First thought: Oh, fuck, that stupid Mayan calender bullshit again.
This is one of the best things about being an atheist: I don't sit around shit-scared of "ancient prophecies." Not that I did before - after all, I lived in central Arizona for many years. You know what's in central Arizona? Overwhelming woo.
I lived in Sedona when the spaceship that's hibernating in Bell Rock was going to emerge and take everybody away to the stars. How does the woo crowd know there's a spaceship in Bell Rock? Just look at it:
It's shaped just like a flying saucer!!1!11!!
Or a bell.
Or a fucking big chunk of sandstone eroded by millions of years of wind, rain and blast-furnace quality sun.
Everybody flocked to roadside rock stands to buy quartz crystals at outrageous prices so they could summon the ship. Nobody wanted to miss the bus. I was going to buy a crystal myself - I like quartz, it's pretty - but I couldn't find anything larger than a microdot that was under $30. While I was pawing through the bins in a vain attempt to find something visible yet affordable, the woman next to me waved a fistful of quartz at her friend and babbled, "This one was cold, and this one was kind of warm, but this one's hot!"
I left forthwith. There's only so much rampant stupidity you can tolerate in a day.
The big day came. The ship didn't. The woo-woo crowd had to slink home the next morning clutching their now-cold crystals (funny how quartz cools down when it hasn't been baking in the sunlight, innit?). I'm not sure how they explained to themselves why the ship didn't emerge, but they were all out there again years later, where this time, a ship was supposed to land in Chino Valley and take them all away, just like Calgon.
It's important for the purposes of the story that you know what Chino Valley looks like:
Note the brown stuff. That's not dirt, it's dead grass. The hills are covered in brittle, dry, and above all extremely flammable grass.
It gets pretty tall sometimes.
So. This herd of very silly people drives out there, having sold their possessions and prepared themselves to fly away to the stars. They park in a field, troop over the hills, and wait.
And pretty soon, there's a glow over the brow of the hill. The ship! The ship must have arrived!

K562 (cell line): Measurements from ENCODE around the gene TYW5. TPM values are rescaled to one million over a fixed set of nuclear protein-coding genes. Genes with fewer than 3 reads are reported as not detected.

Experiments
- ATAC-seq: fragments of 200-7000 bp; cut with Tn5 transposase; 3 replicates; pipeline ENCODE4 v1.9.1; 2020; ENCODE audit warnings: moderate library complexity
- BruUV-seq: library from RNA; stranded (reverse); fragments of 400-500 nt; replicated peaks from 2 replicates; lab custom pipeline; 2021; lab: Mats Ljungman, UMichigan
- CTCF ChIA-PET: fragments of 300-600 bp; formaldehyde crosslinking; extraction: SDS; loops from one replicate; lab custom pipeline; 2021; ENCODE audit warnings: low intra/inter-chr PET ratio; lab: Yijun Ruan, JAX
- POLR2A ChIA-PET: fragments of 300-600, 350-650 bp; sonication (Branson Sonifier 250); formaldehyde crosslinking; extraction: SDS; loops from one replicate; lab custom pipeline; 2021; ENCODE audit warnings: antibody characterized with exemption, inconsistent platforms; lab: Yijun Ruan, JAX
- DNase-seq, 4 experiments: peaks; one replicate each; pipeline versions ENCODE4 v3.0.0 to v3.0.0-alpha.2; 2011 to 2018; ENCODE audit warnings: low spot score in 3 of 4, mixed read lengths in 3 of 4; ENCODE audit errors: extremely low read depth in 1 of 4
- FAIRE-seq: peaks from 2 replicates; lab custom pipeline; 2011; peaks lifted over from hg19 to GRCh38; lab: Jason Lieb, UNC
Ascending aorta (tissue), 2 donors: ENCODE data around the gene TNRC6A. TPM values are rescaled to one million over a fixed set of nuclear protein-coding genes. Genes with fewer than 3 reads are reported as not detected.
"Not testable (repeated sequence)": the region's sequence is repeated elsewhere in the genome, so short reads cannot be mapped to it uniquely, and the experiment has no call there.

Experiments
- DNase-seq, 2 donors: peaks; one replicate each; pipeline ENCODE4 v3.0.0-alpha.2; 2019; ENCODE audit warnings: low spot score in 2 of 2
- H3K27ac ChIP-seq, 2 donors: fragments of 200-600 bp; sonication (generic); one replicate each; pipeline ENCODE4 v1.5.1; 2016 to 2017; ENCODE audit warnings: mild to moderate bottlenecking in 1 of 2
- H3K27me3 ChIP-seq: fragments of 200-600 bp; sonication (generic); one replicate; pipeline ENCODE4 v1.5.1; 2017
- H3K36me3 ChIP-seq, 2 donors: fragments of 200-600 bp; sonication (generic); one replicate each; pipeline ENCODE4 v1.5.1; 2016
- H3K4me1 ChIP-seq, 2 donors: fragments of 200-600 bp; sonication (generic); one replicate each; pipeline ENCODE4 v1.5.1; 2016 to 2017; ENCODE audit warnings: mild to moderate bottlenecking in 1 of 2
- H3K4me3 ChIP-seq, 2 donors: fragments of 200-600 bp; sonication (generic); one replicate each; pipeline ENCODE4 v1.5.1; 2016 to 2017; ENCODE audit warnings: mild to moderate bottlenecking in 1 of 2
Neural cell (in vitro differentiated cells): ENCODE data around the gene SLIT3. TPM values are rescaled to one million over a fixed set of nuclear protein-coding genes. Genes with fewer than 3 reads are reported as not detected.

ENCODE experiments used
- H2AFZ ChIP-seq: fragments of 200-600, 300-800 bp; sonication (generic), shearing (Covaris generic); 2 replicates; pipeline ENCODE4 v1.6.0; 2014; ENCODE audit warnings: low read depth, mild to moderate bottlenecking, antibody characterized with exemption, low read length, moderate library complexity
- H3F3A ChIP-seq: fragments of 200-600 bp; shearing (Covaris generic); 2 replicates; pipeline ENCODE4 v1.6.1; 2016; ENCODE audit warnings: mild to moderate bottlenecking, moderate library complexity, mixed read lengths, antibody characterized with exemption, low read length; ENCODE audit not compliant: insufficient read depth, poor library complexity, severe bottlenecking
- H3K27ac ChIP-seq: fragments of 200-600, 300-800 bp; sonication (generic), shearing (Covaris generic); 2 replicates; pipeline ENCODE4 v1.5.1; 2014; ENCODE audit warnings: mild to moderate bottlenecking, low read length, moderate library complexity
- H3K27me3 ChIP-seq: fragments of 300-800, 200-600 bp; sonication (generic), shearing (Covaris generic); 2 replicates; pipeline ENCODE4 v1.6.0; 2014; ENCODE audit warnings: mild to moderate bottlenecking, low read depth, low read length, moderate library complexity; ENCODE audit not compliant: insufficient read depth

Or it could've just been that the hot muffler of the VW bus had come into contact with some of that brittle, dry and above all extremely flammable grass. The fire consumed every last car. The spaceship never came, and these fuckwits had to hike back to town.
So here we are, in the year 2008. There's a whole new crowd of silly fuckwits selling off their possessions, spending all their money on survival gear, and blathering about how the Mayan calender ends in 2012 and the sun will line up with the galactic center for the first time in 26,000 years on the last day of the Mayan calender and the winter solstice, and of course that means the end of the world!!111!!1!
Not that they'll listen, but even AOL calmly debunks that, and there I'd been convinced the staff would believe anything:
Experts laugh off these notions. "These prophecies of doom really don't have any basis in what we know about the Maya," said Stephen Houston, an anthropology professor at Brown University and an expert in Maya hieroglyphic writing. "The Maya descriptions barely talk about this event." He said the Mayans saw their calendar coming to an end on the date, but then starting over without any catastrophes.
So. Because of the vagaries of astronomy and the fact that a bunch of Mayans decided to leave the rest of the calender for later (there's a party on tonight and we've got headaches from all these calculations), we've got a whole new opportunity to witness a bunch of doomsday freaks make complete and total asses of themselves.
I can hardly wait.